extensive research and to further ensure that the nurse-driven
protocols are being
used in the hospital setting, the evidence of increased
risk factors and how to reduce the risks have proven
results
that aim to protect the patient from any extra risk
associated with their
length of stay. Evidence shows that placing indwelling
catheters only in patients
who meet strict criteria, removing the catheter as soon as
the therapeutic
intention is complete, as well as insuring proper catheter
care are invaluable
against lowering the risk of CAUTI. The biggest challenge
appears to
be
from the nursing staff and the physicians as not every
patient needs a catheter
to make the hospitalization easier for the staff and the patient.

At
my organization we have a foley catheter protocol. The way
a patient meet the criteria of having a catheter is
indications for use of an indwelling catheter for
a short term period, meaning less than 30 days, include
urinary retention, obstruction of the urinary tract,
close monitoring of the urine output of critically ill
patients, urinary incontinence that poses a great risk
to the patient because of stage 3 or greater ulcer to
the sacral area, and for comfort care of the terminally
ill patient.

References:

Review
of strategies to decrease the duration of indwelling urethral
catheters and reduce the incidence of catheter associated UTI

https://www.researchgate.net/publication/223956773…

Peer DQ6

Heart failure leads as a cause of hospitalization for adults
65 years of age and beyond in the United States. Over a million
patients are hospitalized annually from heart failure as their
primary diagnosis, and this has accounted for an aggregate
expenditure in Medicare that exceeds $17 billion. Even with the
dramatic improvement in the results from Medicare therapy, the
readmission rates following hospitalization from heart failure are
still high
(Desai & Stevenson, 2012)
. Due to the potential of reduction rates in readmissions of
reducing costs and improving quality, it would be necessary for
private and public payers to have increasingly targeted
readmissions as an initiative for paying-for-performance
initiatives.

The challenge of predicting readmission of patients with heart
failure comes from the difficulty of assembling a risk model of
readmission that is robust as well as actionable. The difficulty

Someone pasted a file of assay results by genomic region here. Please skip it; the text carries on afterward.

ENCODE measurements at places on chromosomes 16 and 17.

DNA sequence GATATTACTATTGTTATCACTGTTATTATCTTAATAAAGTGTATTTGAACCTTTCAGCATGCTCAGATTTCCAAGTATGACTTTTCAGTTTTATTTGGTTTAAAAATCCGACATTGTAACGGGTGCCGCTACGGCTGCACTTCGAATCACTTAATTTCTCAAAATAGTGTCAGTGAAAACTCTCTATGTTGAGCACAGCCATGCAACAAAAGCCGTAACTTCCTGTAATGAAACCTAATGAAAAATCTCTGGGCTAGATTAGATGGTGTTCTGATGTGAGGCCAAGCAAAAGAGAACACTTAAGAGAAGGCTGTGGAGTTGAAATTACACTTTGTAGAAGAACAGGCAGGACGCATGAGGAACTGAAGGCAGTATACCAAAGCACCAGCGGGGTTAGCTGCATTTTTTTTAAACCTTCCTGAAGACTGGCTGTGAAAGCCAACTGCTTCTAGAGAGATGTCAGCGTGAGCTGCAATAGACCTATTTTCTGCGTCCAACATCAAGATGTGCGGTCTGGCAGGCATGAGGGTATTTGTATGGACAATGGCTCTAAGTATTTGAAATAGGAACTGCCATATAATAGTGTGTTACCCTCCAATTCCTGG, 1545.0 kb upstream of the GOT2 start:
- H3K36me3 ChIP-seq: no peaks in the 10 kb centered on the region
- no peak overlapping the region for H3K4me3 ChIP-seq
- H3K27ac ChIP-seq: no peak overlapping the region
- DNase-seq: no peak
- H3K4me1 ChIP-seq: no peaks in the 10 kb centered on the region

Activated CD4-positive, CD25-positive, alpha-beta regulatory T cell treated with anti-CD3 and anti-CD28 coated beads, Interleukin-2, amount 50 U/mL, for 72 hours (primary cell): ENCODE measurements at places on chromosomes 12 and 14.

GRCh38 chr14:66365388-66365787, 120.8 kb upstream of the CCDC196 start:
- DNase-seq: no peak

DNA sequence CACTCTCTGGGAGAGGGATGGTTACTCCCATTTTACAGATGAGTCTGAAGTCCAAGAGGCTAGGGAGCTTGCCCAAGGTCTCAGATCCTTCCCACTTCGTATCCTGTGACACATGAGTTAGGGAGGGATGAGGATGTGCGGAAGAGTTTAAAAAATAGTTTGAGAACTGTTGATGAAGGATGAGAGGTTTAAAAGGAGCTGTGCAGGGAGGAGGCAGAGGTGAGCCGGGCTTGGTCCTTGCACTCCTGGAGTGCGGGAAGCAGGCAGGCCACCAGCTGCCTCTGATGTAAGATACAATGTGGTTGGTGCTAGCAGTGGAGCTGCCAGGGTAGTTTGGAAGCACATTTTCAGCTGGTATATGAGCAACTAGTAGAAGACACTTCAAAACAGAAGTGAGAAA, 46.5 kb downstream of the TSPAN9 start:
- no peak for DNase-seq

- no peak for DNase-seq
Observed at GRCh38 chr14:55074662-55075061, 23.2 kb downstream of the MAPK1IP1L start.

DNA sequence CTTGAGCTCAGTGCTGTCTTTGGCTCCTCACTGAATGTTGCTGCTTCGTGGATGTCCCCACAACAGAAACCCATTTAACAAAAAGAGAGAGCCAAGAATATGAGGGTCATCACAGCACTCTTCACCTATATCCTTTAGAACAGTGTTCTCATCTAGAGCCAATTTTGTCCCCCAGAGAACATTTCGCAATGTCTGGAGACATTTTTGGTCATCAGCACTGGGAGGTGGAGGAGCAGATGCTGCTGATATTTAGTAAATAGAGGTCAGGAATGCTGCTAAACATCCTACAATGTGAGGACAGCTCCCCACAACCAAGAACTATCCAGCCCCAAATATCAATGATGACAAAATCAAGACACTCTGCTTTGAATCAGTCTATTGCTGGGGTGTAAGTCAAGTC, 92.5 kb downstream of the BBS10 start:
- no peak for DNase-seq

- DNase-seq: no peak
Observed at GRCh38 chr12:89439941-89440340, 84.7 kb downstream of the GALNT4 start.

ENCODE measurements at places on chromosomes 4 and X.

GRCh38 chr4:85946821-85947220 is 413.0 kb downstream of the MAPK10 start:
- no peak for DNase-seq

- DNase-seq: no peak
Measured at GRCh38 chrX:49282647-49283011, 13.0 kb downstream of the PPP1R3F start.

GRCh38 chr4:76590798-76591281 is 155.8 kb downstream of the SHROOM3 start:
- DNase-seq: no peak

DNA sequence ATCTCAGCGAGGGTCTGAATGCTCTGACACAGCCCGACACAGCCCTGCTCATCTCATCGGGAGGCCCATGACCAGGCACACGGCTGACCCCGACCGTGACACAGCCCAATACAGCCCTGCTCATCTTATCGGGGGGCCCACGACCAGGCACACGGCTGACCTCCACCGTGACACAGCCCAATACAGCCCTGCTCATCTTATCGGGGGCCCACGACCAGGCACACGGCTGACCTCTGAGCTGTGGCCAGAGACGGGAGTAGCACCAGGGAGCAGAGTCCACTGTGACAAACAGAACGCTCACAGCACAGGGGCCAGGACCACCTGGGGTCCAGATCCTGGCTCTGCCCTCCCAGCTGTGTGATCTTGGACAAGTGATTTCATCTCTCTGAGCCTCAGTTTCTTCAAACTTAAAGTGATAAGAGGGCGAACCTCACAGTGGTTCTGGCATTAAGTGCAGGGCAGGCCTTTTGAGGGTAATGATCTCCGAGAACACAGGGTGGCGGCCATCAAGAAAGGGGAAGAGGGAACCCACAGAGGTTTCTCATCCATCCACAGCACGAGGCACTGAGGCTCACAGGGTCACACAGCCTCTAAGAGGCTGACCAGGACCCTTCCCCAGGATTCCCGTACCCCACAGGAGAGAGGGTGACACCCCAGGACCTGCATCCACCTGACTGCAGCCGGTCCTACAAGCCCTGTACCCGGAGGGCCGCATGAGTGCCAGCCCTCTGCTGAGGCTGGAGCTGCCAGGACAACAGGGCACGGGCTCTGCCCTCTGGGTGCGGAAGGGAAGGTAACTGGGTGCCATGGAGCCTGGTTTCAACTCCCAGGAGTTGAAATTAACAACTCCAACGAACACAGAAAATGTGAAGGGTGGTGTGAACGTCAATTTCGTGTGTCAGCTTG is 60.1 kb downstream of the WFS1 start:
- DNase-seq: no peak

is also coupled with the fact that readmission rates prove to be
higher when psychological and socioeconomic factors limit the
compliance and adherence with medications, follow-up,
and
self-monitoring
(Desai & Stevenson, 2012)
.

The nursing implication for patient readmission, particularly
in a short period after readmission, is that it acts as an
indicator for measuring the quality of nursing care. Nearly a
fifth of heart failure patients
are
readmitted within the 30 days after discharge. Some of the
additional measures nurses need to partake in preventing
readmissions include training the patient on the necessary
practices to embrace before they are discharged from the
hospital
, conducting home visits, telephone follow-ups, as well as
internet,
follow-ups
(Adib-Hajbaghery, Maghaminejad, & Ali, 2013). Considering
the limited
healthcare
resources nurses may have, using a combination of these
methods can not only significantly contribute to a reduction in
the number of readmissions of patients with heart failure, but
will also enhance the patient’s recovery, improve their
quality of life, as well as decrease the medical expenditures for
both the patients and the health care system.

References

Adib-Hajbaghery, M., Maghaminejad,
F., & Abbasi, A. (2013, Dec). The Role of Continuous Care in
Reducing Readmission for Patients with Heart Failure. Journal
of Caring Sciences, 2
(4), 255-267. Retrieved Sept 25, 2018,
from 10.5681/jcs.2013.031

Desai, A. S., & Stevenson, L.
W. (2012). Rehospitalization for Heart Failure. Circulation,
126
, 501-506.